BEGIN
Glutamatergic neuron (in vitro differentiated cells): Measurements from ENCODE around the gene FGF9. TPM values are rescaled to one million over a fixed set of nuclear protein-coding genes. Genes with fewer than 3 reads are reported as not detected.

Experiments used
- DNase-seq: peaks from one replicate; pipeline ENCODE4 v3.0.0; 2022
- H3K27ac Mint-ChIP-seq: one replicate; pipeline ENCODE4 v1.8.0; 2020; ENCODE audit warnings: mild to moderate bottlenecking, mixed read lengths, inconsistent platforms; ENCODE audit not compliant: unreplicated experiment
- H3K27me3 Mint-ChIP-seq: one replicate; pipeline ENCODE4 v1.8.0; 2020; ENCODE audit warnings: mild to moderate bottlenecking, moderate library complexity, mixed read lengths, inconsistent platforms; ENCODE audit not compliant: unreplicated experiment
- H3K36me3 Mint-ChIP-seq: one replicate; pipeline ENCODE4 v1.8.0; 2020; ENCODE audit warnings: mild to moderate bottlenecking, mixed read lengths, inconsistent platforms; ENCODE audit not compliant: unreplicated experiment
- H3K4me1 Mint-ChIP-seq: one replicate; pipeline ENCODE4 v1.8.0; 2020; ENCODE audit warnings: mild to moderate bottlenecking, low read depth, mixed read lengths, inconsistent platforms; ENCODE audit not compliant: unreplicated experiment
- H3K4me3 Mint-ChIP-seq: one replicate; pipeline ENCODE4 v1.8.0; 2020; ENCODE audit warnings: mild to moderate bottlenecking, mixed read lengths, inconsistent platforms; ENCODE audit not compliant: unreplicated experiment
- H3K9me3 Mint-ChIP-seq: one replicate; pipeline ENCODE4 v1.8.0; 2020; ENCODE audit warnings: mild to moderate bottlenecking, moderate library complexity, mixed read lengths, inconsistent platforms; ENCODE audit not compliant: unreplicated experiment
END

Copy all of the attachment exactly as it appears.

Glutamatergic neuron (in vitro differentiated cells): Measurements from ENCODE around the gene FGF9. TPM values are rescaled to one million over a fixed set of nuclear protein-coding genes. Genes with fewer than 3 reads are reported as not detected.

Experiments used
- DNase-seq: peaks from one replicate; pipeline ENCODE4 v3.0.0; 2022
- H3K27ac Mint-ChIP-seq: one replicate; pipeline ENCODE4 v1.8.0; 2020; ENCODE audit warnings: mild to moderate bottlenecking, mixed read lengths, inconsistent platforms; ENCODE audit not compliant: unreplicated experiment
- H3K27me3 Mint-ChIP-seq: one replicate; pipeline ENCODE4 v1.8.0; 2020; ENCODE audit warnings: mild to moderate bottlenecking, moderate library complexity, mixed read lengths, inconsistent platforms; ENCODE audit not compliant: unreplicated experiment
- H3K36me3 Mint-ChIP-seq: one replicate; pipeline ENCODE4 v1.8.0; 2020; ENCODE audit warnings: mild to moderate bottlenecking, mixed read lengths, inconsistent platforms; ENCODE audit not compliant: unreplicated experiment
- H3K4me1 Mint-ChIP-seq: one replicate; pipeline ENCODE4 v1.8.0; 2020; ENCODE audit warnings: mild to moderate bottlenecking, low read depth, mixed read lengths, inconsistent platforms; ENCODE audit not compliant: unreplicated experiment
- H3K4me3 Mint-ChIP-seq: one replicate; pipeline ENCODE4 v1.8.0; 2020; ENCODE audit warnings: mild to moderate bottlenecking, mixed read lengths, inconsistent platforms; ENCODE audit not compliant: unreplicated experiment
- H3K9me3 Mint-ChIP-seq: one replicate; pipeline ENCODE4 v1.8.0; 2020; ENCODE audit warnings: mild to moderate bottlenecking, moderate library complexity, mixed read lengths, inconsistent platforms; ENCODE audit not compliant: unreplicated experiment